The evacuations. Field hospitals were brought closer to the front, but getting patients to them often still involved men having to carry the patient on stretchers through muddy land. From the hospitals, patients in a serious condition would often be carried out of the combat zone by rail links.

The hospitals. Care was limited for wounded soldiers. Many of those providing it were volunteers. Even some of the doctors had been rushed to the front before they were fully ready. The medicines were rudimentary by today's standards. There were no antibiotics, nor penicillin.

The stigmas. Some of the injuries inflicted during the war were truly horrific, with the gueules cassés (or broken faces) suffering some of the worst. The need to reconstruct their faces led to major advances in plastic surgery. But the negative reception that some of the afflicted soldiers received when they returned home led one group of gueules cassés to establish a chateau retreat just for men with these injuries.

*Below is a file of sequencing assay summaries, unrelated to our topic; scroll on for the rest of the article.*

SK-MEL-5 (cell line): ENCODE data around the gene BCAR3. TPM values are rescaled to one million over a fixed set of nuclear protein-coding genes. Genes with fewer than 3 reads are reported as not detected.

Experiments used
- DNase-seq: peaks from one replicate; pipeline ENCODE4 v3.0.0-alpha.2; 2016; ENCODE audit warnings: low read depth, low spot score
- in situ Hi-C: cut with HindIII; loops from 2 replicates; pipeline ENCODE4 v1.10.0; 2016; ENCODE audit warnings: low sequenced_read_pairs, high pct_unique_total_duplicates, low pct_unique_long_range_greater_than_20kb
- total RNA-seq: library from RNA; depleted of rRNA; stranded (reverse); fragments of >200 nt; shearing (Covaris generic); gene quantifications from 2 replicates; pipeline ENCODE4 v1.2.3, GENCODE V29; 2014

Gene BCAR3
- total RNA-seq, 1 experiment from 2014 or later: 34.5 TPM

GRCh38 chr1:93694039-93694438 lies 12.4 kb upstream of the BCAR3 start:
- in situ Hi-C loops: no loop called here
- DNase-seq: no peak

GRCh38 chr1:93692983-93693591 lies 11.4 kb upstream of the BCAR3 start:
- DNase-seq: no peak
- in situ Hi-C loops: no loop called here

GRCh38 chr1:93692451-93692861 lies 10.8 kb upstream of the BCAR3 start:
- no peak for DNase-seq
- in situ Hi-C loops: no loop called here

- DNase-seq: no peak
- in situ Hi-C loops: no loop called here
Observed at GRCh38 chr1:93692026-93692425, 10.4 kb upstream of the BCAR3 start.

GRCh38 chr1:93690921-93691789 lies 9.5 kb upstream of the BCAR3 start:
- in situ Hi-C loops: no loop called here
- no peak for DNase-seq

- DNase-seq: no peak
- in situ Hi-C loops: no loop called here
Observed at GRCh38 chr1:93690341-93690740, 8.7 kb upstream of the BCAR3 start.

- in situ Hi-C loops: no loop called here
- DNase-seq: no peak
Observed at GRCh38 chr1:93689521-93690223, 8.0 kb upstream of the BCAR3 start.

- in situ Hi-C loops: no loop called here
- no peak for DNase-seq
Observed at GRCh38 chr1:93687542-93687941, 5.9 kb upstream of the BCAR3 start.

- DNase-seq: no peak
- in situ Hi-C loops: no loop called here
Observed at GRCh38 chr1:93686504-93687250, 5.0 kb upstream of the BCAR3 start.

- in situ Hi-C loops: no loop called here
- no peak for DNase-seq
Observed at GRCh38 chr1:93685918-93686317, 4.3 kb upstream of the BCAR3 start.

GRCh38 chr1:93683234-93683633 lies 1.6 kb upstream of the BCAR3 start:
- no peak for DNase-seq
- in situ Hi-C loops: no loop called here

The biggest killer (1). Having a world war where soldiers moved around the globe was probably a factor in spreading the worst Spanish flu epidemic ever known. Newspapers reported on its wildfire movement from town to town and country to country. With little proper understanding of how it spreads (few if any obstacles were put in place to prevent its spread), the virus went on to kill millions.

The biggest killer (2). This map gives an indication of the extent of the Spanish flu outbreak. This one virus killed more people worldwide than all of the deaths from World War I combined.

But the human race's self inflicted destruction of World War I remains one of its biggest scars to this day. Estimates of the total dead range from 9-16 million. Almost an entire generation of young men was either lost, injured, incapable or scarred after the war. The war finally came to an end on the 11th hour of the 11th day of the 11th month of 1918.

quotes
Anaïs Nin